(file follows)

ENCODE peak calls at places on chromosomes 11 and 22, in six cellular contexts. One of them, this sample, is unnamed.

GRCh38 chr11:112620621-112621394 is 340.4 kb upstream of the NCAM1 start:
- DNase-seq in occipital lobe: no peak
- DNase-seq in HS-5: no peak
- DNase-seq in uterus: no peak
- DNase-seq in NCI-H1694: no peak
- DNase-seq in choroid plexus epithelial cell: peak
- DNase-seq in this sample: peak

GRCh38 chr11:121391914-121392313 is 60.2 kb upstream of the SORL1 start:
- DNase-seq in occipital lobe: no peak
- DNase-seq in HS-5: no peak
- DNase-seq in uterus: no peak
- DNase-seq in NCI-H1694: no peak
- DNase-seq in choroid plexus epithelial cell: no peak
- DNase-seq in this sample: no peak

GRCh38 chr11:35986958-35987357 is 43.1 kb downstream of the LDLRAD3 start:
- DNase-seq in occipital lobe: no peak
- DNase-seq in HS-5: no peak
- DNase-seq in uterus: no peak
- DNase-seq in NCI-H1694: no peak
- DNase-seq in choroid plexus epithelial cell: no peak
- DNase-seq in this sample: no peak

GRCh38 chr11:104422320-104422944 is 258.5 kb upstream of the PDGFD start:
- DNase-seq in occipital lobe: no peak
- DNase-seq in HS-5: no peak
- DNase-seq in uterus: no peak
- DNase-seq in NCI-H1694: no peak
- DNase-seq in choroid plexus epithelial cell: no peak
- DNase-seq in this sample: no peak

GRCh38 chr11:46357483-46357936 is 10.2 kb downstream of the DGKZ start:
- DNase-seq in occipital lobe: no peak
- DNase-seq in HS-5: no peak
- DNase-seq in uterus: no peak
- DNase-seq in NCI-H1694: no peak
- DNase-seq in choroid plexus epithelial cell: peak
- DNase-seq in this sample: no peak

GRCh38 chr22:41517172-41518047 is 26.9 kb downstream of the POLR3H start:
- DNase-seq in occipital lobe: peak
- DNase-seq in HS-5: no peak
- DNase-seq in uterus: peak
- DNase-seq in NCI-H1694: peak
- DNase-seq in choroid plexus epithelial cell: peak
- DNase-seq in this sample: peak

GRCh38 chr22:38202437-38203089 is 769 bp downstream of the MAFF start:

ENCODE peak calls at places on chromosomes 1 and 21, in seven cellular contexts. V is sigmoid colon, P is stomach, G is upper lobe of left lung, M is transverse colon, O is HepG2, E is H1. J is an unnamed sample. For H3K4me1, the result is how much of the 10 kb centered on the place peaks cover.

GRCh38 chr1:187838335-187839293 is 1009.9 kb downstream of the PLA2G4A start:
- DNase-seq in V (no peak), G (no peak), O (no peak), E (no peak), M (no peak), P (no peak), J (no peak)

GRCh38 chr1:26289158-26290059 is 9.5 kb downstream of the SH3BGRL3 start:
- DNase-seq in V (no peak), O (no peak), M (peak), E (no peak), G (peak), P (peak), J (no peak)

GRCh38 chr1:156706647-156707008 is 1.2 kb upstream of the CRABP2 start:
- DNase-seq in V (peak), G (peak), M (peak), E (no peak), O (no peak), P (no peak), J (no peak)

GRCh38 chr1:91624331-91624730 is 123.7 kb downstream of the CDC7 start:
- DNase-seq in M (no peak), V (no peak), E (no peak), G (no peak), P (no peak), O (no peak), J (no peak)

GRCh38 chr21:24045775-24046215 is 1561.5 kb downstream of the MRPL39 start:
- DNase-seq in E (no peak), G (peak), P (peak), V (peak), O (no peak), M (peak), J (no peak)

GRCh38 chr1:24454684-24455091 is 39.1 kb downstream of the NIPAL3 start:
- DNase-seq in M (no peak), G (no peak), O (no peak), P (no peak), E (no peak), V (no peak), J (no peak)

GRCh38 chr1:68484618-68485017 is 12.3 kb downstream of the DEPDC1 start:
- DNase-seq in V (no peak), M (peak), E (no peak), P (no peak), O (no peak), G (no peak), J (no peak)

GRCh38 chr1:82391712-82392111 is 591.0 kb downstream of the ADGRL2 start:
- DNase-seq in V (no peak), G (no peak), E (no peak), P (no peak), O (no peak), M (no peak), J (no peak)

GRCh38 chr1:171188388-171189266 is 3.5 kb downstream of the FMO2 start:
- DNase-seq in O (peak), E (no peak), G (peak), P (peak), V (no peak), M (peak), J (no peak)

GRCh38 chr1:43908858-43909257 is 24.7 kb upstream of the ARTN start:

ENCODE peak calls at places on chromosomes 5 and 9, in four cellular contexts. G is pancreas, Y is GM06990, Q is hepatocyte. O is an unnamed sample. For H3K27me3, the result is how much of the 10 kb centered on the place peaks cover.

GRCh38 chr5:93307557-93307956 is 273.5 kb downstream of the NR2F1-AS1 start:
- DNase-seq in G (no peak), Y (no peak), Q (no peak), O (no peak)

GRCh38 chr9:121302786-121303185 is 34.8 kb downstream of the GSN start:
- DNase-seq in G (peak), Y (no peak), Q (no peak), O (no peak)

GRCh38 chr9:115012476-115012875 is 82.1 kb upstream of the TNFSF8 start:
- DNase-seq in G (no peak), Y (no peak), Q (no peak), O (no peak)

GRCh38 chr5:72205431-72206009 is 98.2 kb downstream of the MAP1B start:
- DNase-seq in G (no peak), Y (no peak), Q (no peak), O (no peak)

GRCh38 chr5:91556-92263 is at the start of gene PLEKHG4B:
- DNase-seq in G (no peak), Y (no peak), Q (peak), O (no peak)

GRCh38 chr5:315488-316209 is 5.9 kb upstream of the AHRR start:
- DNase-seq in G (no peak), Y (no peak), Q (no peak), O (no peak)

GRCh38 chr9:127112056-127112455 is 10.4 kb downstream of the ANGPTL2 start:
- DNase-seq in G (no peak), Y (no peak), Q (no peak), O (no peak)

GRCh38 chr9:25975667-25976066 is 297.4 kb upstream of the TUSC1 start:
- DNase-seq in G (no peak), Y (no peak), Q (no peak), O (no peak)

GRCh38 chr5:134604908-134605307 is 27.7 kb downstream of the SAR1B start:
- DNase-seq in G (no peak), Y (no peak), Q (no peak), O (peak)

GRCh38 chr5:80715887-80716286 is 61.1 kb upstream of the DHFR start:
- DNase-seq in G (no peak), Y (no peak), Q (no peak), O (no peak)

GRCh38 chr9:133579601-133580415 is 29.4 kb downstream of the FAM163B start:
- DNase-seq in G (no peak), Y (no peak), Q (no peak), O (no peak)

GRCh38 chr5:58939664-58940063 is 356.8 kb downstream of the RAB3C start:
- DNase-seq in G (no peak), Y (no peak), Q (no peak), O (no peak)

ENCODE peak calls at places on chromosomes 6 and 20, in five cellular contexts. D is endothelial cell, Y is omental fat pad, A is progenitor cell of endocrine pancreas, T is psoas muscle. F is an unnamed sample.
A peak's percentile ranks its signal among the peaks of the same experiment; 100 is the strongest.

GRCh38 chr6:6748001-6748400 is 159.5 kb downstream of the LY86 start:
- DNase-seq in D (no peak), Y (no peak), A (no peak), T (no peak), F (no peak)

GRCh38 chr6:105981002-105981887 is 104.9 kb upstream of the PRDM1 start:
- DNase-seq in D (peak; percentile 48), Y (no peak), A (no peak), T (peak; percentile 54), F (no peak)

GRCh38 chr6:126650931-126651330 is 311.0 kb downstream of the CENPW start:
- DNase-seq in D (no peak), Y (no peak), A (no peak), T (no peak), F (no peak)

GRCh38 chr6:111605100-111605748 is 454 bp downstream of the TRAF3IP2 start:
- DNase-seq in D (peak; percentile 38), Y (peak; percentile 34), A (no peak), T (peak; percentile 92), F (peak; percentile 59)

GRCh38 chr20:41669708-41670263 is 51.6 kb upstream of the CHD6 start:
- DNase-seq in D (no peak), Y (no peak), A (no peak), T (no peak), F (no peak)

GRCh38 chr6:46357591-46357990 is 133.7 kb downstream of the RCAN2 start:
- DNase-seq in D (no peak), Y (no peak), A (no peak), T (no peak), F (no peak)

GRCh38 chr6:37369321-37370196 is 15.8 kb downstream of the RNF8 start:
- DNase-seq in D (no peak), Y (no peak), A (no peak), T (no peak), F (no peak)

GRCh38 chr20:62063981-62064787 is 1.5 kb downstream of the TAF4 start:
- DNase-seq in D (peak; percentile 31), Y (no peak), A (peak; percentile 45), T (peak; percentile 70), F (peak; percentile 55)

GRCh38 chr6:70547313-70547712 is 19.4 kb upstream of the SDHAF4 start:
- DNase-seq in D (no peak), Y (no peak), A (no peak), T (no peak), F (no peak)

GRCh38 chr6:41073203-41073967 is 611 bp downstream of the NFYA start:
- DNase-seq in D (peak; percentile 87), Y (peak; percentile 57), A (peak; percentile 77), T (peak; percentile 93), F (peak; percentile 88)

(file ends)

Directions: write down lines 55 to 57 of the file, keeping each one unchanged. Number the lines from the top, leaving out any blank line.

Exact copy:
- DNase-seq in E (no peak), G (peak), P (peak), V (peak), O (no peak), M (peak), J (no peak)

GRCh38 chr1:24454684-24455091 is 39.1 kb downstream of the NIPAL3 start:
- DNase-seq in M (no peak), G (no peak), O (no peak), P (no peak), E (no peak), V (no peak), J (no peak)